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Japan, EU push to make automatic emergency braking a requirement

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Forty countries have agreed to a United Nations regulation draft that calls for automatic emergency braking to be standard equipment on all new cars and commercial vehicles by early 2020. Chief among the countries are members of the European Union and Japan.

Reuters reported on the regulation draft Tuesday and countries will move to adopt the regulation in a June session of the UN. The language calls for automatic emergency braking systems to work at speeds up to 60 kph (roughly 37 mph). The EU and Japan have led the development of the regulation, which harmonizes the requirements for the systems and will make the systems required equipment in all new cars going forward. There is no regulation to fit older vehicles with the technology, which requires various sensors tied into vehicle steering and braking systems.

CHECK OUT: 20 automakers promise to make automatic braking standard by 2022

The U.S., China, and India are not part of the regulation, which reportedly builds upon an older standard set in 1958. However, automakers have previously committed to including automatic emergency braking systems as a standard feature in 99 percent of new cars sold in the U.S. by late 2021. The 20 major automakers that sell cars in the U.S. agreed to guidelines set by the NHTSA and the IIHS in 2016. 

The agreement hasn’t stopped the NTSB from making its own calls for Congress to act. In the government agency’s annual wish list for the legislative body, it asked Congress to make automatic emergency braking systems standard on all cars by law. It also said the technology should be mandated on every new motorhome, bus, and semi truck on U.S. roads.

READ THIS: The 10 cheapest new cars with automatic emergency braking

More automakers have already begun to include automatic emergency braking as standard equipment. Often, the feature is bundled in a suite of additional active safety features such as active lane control and adaptive cruise control.



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World’s cheapest car to end production next year

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The Tata Nano aimed to revolutionize how India’s population moved around the country with an affordable price. Instead, it turned into an ugly sales flop. Next year marks the end of the line for the jellybean-shaped car

AFP reported Monday that new emissions and safety regulations in India mean domestic automaker Tata would need to invest considerably in the microcar to keep it in production. That’s something the automaker isn’t willing to do, according to Mayank Pareek, president of passenger vehicles at Tata.

Tata is scheduled to pull the plug on the Nana in April 2019 after 10 years on the market. The Nano burst onto the scene in 2009 and made a huge splash, even outside of its home market. Its $2,200 price captured audiences wowed by the thought of affordable transportation. Unfortunately, India’s status-conscious culture rejected the idea of a car’s cheapness. Marketed as an affordable alternative to a motorcycle, the Nano instead earned a reputation as India’s “poor-man” car.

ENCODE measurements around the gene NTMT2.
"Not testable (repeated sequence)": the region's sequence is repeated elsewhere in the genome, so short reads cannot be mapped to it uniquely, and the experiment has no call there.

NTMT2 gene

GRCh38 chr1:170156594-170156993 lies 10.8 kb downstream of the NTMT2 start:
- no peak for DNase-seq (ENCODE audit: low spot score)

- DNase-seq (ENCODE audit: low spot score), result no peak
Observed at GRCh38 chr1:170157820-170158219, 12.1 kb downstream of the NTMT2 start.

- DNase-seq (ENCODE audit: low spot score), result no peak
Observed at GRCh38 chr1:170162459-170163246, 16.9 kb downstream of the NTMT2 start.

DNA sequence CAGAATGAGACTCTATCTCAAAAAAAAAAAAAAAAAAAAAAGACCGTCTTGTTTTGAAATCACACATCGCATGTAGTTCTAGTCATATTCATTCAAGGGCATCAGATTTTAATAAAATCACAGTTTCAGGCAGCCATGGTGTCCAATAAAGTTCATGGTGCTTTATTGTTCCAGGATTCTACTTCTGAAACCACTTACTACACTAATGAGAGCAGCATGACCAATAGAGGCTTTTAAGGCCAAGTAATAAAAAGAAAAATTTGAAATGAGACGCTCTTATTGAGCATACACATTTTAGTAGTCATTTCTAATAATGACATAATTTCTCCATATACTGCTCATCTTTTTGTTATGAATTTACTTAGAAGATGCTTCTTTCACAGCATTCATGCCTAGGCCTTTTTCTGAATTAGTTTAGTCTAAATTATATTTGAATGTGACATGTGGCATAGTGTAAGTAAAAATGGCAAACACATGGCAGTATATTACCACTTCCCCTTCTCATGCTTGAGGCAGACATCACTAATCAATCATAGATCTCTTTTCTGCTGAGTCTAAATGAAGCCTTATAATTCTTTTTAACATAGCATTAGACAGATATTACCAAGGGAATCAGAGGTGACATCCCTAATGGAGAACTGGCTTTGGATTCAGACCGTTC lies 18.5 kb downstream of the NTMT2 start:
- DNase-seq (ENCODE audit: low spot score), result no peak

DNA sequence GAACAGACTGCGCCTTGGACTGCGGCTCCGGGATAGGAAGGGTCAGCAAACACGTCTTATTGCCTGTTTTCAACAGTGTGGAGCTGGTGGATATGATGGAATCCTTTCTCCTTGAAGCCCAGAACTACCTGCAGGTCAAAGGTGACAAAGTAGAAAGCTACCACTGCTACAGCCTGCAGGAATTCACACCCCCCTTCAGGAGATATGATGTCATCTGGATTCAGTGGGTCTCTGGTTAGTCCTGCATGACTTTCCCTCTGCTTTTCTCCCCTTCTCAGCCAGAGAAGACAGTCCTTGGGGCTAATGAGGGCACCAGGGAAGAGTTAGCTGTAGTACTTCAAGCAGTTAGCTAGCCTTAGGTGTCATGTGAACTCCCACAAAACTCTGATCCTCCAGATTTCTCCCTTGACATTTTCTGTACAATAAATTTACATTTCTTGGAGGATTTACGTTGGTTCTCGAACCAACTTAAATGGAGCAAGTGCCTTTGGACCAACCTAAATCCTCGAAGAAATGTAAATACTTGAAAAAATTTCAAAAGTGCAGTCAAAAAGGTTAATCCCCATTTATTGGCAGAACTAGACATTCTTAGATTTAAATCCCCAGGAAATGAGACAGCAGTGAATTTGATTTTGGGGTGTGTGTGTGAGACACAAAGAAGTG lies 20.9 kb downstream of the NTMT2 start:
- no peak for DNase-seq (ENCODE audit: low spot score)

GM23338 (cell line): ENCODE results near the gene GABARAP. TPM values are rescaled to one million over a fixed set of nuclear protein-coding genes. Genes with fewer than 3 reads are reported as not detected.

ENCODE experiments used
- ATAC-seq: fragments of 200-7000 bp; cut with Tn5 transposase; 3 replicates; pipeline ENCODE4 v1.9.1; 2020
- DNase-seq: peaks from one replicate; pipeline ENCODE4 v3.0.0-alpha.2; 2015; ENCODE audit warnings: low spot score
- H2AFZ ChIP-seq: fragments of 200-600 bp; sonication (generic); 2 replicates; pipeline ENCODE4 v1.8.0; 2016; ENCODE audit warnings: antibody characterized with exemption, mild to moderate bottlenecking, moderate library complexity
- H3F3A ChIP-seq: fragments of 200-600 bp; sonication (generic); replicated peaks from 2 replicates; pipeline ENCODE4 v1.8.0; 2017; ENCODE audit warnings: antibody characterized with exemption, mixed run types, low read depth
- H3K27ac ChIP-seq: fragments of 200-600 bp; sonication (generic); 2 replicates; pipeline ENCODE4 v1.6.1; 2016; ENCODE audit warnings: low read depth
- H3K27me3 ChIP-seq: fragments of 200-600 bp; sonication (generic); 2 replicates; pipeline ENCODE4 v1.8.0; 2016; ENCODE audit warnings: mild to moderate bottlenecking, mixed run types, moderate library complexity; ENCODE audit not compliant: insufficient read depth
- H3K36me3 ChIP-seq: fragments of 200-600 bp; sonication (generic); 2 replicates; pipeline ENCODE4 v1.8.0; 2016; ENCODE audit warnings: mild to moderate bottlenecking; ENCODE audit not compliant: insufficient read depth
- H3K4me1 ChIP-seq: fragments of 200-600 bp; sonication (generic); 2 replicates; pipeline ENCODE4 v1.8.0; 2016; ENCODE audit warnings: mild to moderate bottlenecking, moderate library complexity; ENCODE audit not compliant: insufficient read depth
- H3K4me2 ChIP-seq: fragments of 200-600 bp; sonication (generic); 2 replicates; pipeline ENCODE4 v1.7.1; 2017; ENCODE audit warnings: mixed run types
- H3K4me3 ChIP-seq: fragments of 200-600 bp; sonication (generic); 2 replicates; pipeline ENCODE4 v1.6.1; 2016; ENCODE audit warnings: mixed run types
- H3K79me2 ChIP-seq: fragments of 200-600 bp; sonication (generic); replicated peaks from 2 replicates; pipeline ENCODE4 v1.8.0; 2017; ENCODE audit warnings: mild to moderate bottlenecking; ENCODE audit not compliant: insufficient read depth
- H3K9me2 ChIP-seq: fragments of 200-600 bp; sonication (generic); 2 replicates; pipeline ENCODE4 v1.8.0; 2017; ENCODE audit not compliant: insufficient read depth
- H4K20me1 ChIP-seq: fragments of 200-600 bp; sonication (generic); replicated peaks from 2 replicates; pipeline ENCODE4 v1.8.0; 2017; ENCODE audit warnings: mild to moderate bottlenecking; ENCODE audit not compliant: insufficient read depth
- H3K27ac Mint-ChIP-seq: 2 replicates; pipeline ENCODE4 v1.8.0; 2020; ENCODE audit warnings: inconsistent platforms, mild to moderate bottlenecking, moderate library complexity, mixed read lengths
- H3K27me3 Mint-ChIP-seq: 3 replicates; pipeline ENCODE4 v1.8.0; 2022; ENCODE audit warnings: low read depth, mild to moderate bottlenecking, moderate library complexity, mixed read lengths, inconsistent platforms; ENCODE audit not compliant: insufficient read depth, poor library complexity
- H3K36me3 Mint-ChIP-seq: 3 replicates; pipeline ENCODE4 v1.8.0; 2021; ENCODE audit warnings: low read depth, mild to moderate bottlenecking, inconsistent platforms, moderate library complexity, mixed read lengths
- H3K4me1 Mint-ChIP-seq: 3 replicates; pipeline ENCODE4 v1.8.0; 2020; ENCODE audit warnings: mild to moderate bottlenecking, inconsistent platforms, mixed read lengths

CHECK OUT: Hey, Toyota, It Could Be Worse: You Could Have Flaming Tatas

Further, the Nano was then plagued by safety concerns. Numerous Nano engines spontaneously burst into flames and fire engulfed the cars.

The reality of failure quickly set in. Tata reportedly hoped to sell 25,000 units a month. In a few years, the automaker had sold a couple hundred cars. In 2013, Tata refreshed the car, but safety concerns hit the model again when it failed independent crash tests.

Tata’s dream of transforming transportation in India never took off, but the Nano certainly left its mark on the world one way or another.



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Jeep kicks the tires on car-sharing and subscription services

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Jeep will play host to a three-month pilot for car sharing and a subscription service. The brand’s North American-market head, Tim Kuniskis, told the Detroit News in a report last week that both pilots kick off by the end of January on a trial basis in Boston.

Turo will power the car-sharing model and Jeep has actively searched to recruit owners to participate in the pilot program to rent their vehicles out. Turo is a platform that lists thousands of privately owned vehicles for other users to rent out for a fee and pitches itself as a way to offset a monthly car payment. Jeep parent Fiat Chrysler Automobiles’ Detroit rival, General Motors, has already launched a program via its Maven brand called Peer Cars to incorporate car sharing into its business.

CHECK OUT: FCA to dabble in car-sharing, subscriptions with Jeep

The separate subscription service will be a pilot partnership between FCA and Avis. The automaker will offer a three-month subscription to Jeep owners with the ability to swap into a few other vehicles, such as a Ram pickup or Dodge Challenger. FCA’s decision to use Avis could help spare FCA dealers the cost of vehicle depreciation.

Participants in the subscription  will be able to swap vehicles up to six times during the three-month period. Two of the times will include delivery. For the other swaps, the subscriber will need to pick up the car on their own. The mixed bag of services and avenues is on purpose, according to Kuniskis. The idea is to pull a few levers at once to see what customers like and what they don’t care for as the automaker pursues its options.

Both pilot services will be limited to the first 100 Jeep owners that sign up for each.



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